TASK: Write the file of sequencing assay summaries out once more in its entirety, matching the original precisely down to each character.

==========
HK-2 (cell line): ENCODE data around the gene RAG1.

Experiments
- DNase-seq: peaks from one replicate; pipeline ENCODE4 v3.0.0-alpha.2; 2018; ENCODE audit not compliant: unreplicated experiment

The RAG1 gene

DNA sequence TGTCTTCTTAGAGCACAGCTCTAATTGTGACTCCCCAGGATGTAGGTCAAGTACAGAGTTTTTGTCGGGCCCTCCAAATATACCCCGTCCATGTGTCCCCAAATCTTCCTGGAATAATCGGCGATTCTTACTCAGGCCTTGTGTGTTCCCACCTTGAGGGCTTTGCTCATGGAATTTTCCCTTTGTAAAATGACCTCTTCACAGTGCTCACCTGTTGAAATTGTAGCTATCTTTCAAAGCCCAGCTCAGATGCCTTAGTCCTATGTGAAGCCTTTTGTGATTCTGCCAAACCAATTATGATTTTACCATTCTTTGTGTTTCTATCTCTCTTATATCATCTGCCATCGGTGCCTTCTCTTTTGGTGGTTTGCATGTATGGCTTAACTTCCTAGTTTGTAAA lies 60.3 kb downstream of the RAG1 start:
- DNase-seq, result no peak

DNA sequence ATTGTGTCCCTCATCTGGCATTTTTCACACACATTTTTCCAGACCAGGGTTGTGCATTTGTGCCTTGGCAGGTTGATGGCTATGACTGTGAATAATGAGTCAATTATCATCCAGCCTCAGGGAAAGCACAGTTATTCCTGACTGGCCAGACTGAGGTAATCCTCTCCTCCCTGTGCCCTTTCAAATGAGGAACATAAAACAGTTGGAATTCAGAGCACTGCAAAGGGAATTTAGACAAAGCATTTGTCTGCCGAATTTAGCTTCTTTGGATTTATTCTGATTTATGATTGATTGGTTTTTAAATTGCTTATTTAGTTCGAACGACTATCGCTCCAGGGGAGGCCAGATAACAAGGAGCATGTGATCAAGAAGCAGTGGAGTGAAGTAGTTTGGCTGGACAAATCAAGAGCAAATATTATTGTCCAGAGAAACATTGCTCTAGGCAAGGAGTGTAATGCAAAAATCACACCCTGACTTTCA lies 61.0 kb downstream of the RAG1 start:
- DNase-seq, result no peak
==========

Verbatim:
HK-2 (cell line): ENCODE data around the gene RAG1.

Experiments
- DNase-seq: peaks from one replicate; pipeline ENCODE4 v3.0.0-alpha.2; 2018; ENCODE audit not compliant: unreplicated experiment

The RAG1 gene

DNA sequence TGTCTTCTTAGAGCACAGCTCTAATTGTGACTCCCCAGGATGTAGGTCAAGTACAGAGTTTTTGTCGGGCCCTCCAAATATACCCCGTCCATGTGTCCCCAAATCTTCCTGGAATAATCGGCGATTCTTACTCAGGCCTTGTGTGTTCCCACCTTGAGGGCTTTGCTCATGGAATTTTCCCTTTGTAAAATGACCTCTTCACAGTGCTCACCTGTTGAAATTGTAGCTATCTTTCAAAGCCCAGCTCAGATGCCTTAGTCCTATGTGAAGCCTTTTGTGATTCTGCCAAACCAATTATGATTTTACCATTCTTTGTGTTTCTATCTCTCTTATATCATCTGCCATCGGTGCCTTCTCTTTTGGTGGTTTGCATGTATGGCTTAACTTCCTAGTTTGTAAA lies 60.3 kb downstream of the RAG1 start:
- DNase-seq, result no peak

DNA sequence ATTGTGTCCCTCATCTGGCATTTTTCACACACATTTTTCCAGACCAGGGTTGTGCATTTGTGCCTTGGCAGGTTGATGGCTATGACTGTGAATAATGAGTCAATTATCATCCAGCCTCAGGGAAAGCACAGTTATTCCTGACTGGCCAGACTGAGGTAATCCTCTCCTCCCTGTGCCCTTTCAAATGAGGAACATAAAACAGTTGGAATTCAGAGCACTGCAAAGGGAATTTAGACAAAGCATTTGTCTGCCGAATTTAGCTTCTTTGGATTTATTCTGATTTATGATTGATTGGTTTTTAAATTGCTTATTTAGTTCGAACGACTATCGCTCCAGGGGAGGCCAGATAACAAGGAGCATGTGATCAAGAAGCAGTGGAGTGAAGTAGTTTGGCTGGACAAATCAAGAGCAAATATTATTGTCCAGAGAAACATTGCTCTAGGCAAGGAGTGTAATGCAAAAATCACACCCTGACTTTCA lies 61.0 kb downstream of the RAG1 start:
- DNase-seq, result no peak